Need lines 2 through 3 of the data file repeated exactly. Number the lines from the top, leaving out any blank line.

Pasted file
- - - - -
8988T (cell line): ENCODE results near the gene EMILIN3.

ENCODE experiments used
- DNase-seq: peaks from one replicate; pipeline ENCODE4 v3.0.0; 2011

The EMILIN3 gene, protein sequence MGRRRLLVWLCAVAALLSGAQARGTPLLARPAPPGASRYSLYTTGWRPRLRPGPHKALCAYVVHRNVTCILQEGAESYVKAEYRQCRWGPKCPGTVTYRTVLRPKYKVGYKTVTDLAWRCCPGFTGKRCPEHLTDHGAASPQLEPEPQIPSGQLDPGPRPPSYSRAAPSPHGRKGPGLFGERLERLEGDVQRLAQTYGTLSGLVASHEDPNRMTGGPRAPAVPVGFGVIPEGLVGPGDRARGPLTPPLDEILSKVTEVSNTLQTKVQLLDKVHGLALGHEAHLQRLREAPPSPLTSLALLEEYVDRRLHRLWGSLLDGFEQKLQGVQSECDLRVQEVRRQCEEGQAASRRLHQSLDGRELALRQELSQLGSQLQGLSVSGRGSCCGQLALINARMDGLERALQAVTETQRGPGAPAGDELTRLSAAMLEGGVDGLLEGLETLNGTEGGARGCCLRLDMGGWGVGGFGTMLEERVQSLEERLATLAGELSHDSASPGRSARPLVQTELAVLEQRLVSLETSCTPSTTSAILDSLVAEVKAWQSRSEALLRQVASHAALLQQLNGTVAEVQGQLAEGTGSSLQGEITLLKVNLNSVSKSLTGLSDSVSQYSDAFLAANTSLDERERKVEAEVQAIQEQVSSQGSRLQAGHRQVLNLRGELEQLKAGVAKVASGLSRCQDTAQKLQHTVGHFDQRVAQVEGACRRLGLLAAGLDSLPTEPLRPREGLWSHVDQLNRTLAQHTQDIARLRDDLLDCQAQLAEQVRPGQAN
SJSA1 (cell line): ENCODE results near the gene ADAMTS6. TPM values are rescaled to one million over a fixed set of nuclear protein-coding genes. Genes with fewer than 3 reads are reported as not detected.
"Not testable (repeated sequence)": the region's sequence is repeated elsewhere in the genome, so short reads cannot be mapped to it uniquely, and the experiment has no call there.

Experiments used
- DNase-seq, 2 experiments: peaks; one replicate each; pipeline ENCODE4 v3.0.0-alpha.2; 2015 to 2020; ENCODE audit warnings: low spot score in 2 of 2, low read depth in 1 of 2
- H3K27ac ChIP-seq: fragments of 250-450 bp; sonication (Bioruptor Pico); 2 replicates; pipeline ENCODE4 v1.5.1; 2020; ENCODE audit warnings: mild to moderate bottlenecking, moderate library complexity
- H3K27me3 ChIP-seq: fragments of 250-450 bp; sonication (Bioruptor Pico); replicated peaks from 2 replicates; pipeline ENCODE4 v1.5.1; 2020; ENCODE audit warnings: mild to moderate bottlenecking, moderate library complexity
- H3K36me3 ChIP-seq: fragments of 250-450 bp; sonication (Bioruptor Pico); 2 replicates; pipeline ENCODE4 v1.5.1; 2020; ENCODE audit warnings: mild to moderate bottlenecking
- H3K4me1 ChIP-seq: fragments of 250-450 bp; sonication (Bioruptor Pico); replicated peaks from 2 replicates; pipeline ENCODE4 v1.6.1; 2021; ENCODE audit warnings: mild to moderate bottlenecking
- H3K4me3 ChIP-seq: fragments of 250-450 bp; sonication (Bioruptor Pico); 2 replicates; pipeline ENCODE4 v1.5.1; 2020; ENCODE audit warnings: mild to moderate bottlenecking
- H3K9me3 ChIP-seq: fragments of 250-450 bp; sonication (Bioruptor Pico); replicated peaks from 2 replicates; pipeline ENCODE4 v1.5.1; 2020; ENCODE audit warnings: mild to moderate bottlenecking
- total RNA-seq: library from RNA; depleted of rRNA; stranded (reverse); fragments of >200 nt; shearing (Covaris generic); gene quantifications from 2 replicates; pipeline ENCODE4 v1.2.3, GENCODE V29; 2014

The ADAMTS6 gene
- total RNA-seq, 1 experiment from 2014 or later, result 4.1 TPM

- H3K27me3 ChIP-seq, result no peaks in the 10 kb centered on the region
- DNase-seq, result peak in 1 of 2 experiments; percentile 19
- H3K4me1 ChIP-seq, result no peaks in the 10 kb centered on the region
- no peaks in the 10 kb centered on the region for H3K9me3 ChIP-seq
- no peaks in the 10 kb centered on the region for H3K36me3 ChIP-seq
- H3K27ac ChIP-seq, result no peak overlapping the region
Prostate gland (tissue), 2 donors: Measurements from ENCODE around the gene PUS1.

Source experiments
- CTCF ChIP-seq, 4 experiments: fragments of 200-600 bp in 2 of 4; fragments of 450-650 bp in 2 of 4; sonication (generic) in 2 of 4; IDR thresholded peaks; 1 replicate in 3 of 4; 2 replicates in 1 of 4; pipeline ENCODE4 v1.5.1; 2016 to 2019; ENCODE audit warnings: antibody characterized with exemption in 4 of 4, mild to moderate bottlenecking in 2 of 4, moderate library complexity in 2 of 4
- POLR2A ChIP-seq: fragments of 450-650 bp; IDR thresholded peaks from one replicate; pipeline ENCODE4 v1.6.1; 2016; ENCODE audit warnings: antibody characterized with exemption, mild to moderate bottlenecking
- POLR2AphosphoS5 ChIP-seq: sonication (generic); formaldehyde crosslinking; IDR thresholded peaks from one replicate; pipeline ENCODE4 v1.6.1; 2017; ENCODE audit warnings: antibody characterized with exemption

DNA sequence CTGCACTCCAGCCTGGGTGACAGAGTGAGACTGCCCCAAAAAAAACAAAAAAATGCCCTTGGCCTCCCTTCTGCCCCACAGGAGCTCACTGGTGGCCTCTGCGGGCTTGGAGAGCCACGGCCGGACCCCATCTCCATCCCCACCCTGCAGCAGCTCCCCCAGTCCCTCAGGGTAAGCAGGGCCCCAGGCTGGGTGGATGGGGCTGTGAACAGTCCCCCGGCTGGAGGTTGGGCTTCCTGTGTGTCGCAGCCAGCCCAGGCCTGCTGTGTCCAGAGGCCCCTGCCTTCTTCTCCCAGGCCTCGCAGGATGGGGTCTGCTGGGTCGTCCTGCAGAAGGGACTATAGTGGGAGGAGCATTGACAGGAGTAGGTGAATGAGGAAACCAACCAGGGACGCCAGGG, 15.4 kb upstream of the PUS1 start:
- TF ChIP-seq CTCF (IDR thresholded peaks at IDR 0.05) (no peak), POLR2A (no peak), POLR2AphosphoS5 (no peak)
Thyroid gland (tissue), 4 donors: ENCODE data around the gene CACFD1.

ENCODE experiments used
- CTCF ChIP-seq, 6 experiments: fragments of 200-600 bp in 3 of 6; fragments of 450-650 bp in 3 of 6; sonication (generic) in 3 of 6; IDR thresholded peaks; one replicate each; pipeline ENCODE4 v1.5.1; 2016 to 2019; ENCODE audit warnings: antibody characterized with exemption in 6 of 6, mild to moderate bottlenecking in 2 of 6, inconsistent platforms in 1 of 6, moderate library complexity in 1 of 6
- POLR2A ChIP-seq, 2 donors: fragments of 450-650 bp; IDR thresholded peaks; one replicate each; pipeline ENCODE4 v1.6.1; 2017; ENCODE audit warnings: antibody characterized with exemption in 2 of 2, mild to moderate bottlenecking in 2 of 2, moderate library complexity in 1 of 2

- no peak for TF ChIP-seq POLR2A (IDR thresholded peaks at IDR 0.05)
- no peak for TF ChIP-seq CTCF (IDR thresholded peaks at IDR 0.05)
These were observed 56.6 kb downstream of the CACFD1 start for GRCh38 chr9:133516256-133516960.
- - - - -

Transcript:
ENCODE experiments used
- DNase-seq: peaks from one replicate; pipeline ENCODE4 v3.0.0; 2011